Sunday, May 18, 2008

Baseless Hatred

it is said that the Second Temple fell to the Romans because of baseless hatred. Rabbi Adin Steinsaltz in The Essential Talmud has this from Bava Metzia 30b:

In discussing the question of why the Second Temple was destroyed when the people at that time led blameless lives and studied Torah, the Talmud comments harshly that "Jerusalem was only destroyed because the law of Torah was delivered there". This perplexing statement is elaborated: the people of Jerusalem were punished because they judged only in accordance with the laws of Torah and did not advocate leniency. This implies that although existing laws bind all men, there are various considerations for tempting the law, in certain cases, with mercy. If those authorized to pass judgment do not act with temperance, their behaviour denotes the onset of destruction. Thus the law--particularly the statues regulating relations between man and his fellow man--is but an external framework containing other frameworks that must also be taken into consideration.

Rabbi Avraham Sherman wrote a 50 page legal decision calling into question thousands of conversions by Rabbi Druckman. Rabbi Sherman has caused pain to many and he did so without even looking into the conversions he is calling into question. One of those who may be affected had this to say:

SHANEY GILBERT, a convert to Judaism who might be affected by the High Rabbinical Court's decision, was preparing for Shabbat when she first heard about Sherman's decision.

"My table was set; my Shabbat candles were ready; and I had some time before sundown," recalled Gilbert. "So I decided to check the news on the Internet. I could not believe what I saw. I started shaking all over. I could not believe that I had been through so much, and now this court could come along years after the fact and take away my Jewish status retroactively. Just like that, without any investigation into who I am."

Gilbert said that the decision was a clear violation of the biblical commandment to love the convert and not to wrong him.

"On the day of their judgment, those judges will be accountable for every tear that I and thousands of other converts shed," added Gilbert

Rabbi Steinsaltz also expounds upon Sodomite Rule:

There is an aggadic tradition that regards Sodom not necessarily as the center of wild and indiscriminate corruption but as a place in which the legislation was evil because of a combination of malice and excessive respect for the letter of the law.

There is just a few weeks to Shavuot when the Megillah of Ruth will be read. Ruth, whose heart and soul made her a convert. Ruth, a Moab, who after her conversion and acceptance of the Commandments was allowed to marry Boaz. At the time, those in Israel could not marry Moabites. Ruth, whose marriage to Boaz would led to King David.

Converts to Judaism have a long road to follow, whether it is through Reform, Conservative, or Orthodox. In some cases, family members of the convert will actually walk out of the room. A convert leaves one world behind and accepts the 613commandments. Thus is at the heart of Rabbi Sherman's desicion. He arbiterially decided without investigation that a thousand or so conversions were invalid. This doesn't even begin to discuss the appropriatness of his desicion to even question those who have already converted. That is a different matter. Do not harm the convert:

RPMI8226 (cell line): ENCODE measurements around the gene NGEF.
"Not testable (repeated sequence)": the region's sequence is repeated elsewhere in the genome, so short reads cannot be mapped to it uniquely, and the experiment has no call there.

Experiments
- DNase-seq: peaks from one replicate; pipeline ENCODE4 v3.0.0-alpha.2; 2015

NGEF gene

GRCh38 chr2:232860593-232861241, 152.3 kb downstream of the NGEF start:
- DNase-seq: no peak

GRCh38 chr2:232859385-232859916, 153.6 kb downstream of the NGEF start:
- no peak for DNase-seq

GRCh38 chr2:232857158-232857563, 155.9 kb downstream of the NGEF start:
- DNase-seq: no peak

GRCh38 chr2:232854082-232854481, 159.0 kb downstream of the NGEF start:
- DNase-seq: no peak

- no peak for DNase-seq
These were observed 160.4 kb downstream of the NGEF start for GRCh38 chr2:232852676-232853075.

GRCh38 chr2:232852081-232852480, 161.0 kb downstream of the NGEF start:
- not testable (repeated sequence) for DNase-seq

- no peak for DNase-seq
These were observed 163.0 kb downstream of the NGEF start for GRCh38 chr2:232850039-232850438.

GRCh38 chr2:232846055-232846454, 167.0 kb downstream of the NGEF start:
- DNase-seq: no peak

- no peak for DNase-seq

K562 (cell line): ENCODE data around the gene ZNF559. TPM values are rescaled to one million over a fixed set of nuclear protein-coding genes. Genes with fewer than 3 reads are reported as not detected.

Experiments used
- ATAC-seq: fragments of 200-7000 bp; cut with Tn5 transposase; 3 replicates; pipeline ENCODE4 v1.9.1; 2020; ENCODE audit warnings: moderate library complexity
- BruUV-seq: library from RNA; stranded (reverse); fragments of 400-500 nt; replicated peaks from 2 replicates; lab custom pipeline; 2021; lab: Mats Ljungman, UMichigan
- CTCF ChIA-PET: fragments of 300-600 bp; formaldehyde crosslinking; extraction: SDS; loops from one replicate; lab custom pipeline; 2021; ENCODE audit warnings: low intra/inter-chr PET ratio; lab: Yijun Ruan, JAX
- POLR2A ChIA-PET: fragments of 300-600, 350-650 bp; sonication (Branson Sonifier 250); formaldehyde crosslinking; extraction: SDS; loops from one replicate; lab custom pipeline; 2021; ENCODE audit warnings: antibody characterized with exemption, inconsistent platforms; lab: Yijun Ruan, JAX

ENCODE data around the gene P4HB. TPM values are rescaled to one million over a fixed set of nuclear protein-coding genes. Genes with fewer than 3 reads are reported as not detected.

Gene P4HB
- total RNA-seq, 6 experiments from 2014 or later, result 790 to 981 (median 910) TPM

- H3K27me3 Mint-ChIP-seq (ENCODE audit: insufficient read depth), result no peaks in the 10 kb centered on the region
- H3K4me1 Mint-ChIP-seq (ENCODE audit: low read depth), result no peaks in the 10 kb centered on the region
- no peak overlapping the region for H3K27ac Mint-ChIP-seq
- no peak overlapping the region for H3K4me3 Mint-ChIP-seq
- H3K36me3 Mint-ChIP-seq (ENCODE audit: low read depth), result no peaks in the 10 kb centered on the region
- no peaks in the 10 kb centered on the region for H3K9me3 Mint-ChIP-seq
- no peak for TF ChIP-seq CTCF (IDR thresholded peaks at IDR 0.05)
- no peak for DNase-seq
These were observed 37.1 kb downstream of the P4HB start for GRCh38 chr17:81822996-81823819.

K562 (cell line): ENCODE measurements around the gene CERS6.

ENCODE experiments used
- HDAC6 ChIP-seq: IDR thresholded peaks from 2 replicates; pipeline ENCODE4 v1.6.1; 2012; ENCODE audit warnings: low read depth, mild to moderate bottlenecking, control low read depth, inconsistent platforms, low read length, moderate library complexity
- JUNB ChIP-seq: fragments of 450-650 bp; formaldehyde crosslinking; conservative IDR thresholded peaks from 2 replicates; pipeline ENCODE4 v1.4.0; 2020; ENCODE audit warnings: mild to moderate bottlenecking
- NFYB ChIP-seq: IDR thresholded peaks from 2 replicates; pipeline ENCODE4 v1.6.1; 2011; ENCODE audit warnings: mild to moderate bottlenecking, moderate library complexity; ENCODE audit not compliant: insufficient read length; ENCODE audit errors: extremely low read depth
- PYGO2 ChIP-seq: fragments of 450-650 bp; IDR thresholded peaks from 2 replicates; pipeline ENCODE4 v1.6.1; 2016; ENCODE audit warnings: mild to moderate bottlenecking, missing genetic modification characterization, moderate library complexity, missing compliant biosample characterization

"The Holy One, blessed be He, greatly loves the proselytes. To what may this be compared? To a king who had a flock which used to go out to the field and come in at even. So it was each day. Once a stag came in with the flock. He stayed with the goats and grazed with them. When the flock came in to the fold he came in; when they went out to graze he went out. The king was told about the stag and felt a certain affection for him."

"When the stag went out into the field, the king ordered, 'Let him have good pasture; do not harm him; be careful with him!' When he came in with the flock, the king told them, 'Give him water'; he loved the stag very much. The servants said, 'Your majesty! You have such a large flock of goats and lambs and kids, but you never caution us about them; yet you give us instructions every day about this stag!'"

"The king responded, 'The other animals have no choice; whether they want or not, it is their nature to graze in the field all day and to come in to sleep in the fold. Stags, however, sleep in the wilderness. It is not in their nature to come into places inhabited by man. Is it not to a sign of this one's merit that he has left behind the whole of the wilderness to stay in our courtyard?' In like manner, ought we not to be grateful to the proselyte who has left behind his family and his relatives, his nation and all the other nations of the world, and has chosen to come to us?"

After my conversion, I felt as this man:

The following day his neighbors woke up to a very peculiar sight. That very same convert was seen dancing through the streets of Yerushalayim singing “shelo asani goy, shelo asani goy (thanking Hashem for not creating him as a member of the other nations of the world)!”

For I could now say what my heart had long been telling me: I'm a Jew!. I'm home. My home is the Jewish people. My ways are those of the Jewish people and like my Hebrew name, Shira, my heart sings. Ahava Amo Yisrael.

This is what is so damaging about Rabbi Sherman's desicion. His decision has torn the song from many converts. I wonder if he would have made the same desicion for Ruth's conversion.


Anonymous said...

Just found your blog! This post was very thoughtful. As one of the converts who shed tears over Rav Sherman's psak, I agreed with everything you wrote.

Goldwasser Story said...


shira said...


Thank you.

shira said...

goldwasser story,


Jack said...

Remember that smicha does not always bestow kindness, wisdom or common sense.